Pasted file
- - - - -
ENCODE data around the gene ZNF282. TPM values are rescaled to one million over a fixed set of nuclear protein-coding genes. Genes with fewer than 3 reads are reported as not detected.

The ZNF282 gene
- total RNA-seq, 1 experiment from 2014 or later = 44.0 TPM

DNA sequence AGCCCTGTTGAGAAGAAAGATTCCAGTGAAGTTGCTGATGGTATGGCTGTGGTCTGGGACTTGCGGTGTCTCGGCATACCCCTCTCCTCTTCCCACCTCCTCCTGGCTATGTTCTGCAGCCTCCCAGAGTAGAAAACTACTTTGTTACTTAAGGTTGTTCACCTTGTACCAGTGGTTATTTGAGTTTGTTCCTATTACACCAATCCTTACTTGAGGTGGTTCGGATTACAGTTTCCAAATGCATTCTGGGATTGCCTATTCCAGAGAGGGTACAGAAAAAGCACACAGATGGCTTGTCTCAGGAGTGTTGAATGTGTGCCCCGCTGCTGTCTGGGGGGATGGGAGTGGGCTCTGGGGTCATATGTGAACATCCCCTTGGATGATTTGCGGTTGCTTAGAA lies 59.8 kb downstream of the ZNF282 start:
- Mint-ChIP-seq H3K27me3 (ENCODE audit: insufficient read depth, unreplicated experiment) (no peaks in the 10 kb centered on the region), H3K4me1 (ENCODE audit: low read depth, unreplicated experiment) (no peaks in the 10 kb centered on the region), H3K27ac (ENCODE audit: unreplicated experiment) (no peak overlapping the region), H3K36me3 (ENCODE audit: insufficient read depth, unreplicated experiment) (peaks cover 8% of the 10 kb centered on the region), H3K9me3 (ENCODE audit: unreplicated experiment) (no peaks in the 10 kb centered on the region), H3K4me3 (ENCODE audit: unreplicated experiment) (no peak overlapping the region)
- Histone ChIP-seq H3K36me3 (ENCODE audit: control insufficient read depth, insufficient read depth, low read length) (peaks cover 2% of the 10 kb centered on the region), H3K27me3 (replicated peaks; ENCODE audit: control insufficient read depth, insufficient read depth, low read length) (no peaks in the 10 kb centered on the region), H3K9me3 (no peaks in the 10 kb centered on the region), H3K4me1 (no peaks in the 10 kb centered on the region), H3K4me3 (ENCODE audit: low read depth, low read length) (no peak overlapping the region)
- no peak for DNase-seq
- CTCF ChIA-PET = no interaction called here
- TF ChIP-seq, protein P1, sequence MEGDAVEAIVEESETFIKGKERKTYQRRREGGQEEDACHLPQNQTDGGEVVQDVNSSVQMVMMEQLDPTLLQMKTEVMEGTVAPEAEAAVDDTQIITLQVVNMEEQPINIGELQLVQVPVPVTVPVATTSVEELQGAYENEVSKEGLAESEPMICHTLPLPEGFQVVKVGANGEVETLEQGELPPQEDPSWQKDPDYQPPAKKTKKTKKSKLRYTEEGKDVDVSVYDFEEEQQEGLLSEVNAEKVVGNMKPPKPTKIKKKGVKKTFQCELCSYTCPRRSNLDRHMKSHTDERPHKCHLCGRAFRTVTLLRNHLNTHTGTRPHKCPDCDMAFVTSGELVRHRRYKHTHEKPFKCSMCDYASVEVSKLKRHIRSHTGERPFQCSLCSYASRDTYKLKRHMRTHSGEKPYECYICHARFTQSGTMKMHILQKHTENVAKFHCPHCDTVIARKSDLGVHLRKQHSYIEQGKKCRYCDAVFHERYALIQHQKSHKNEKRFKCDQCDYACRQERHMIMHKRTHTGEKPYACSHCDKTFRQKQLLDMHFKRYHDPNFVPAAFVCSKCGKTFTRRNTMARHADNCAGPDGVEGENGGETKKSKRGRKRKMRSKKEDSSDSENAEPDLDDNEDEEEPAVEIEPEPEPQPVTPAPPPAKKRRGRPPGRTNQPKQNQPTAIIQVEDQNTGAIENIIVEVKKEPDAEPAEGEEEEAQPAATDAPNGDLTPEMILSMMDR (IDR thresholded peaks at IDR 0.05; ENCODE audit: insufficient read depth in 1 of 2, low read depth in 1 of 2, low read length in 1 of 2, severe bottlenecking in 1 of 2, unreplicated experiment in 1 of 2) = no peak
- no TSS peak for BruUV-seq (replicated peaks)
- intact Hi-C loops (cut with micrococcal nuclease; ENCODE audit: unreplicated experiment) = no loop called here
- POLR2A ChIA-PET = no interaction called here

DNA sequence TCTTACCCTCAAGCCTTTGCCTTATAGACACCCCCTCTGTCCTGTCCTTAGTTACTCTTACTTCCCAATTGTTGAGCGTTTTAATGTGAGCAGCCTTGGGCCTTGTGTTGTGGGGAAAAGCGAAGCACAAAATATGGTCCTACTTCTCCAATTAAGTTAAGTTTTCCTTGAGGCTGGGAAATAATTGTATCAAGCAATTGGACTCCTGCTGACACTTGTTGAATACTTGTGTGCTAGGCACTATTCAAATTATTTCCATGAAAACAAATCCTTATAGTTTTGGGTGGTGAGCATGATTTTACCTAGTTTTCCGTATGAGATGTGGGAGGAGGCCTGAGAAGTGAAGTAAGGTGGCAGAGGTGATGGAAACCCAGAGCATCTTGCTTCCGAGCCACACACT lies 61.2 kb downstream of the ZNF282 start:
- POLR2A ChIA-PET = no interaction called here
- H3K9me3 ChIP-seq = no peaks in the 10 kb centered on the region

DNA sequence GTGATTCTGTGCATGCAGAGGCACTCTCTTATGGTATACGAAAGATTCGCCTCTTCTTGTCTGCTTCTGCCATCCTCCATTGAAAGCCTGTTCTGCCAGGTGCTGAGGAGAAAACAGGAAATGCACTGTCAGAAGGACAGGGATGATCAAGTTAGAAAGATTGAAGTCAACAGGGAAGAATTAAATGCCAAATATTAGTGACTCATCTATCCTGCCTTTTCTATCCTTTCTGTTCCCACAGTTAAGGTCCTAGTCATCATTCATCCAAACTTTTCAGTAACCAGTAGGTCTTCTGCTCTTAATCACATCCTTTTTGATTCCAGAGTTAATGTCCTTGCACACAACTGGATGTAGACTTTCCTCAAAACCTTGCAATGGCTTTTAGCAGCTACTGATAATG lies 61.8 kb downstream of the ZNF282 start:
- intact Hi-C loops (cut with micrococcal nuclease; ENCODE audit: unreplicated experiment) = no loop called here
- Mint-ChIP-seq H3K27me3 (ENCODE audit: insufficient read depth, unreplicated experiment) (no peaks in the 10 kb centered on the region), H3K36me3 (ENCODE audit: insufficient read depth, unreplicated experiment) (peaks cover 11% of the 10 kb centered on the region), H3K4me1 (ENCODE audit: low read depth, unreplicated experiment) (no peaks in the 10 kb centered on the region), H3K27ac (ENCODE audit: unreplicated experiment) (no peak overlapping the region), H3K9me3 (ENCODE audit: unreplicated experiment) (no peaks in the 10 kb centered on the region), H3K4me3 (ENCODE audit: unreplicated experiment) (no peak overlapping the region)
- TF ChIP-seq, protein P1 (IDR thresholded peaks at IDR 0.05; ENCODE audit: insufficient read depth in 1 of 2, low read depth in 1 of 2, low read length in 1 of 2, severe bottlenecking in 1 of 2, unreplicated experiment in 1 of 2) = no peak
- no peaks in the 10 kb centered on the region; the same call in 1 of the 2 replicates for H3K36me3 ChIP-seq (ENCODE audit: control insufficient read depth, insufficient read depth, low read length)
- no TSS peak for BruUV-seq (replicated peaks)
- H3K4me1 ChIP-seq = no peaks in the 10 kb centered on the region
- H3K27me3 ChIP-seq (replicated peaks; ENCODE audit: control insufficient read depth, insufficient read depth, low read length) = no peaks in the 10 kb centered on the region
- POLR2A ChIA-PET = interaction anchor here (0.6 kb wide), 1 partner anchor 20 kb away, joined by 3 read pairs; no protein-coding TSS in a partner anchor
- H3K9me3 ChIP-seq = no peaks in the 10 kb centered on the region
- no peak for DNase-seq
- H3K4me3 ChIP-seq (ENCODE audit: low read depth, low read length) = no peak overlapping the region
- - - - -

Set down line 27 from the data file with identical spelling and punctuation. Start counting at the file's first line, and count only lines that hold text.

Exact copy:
- H3K4me3 ChIP-seq (ENCODE audit: low read depth, low read length) = no peak overlapping the region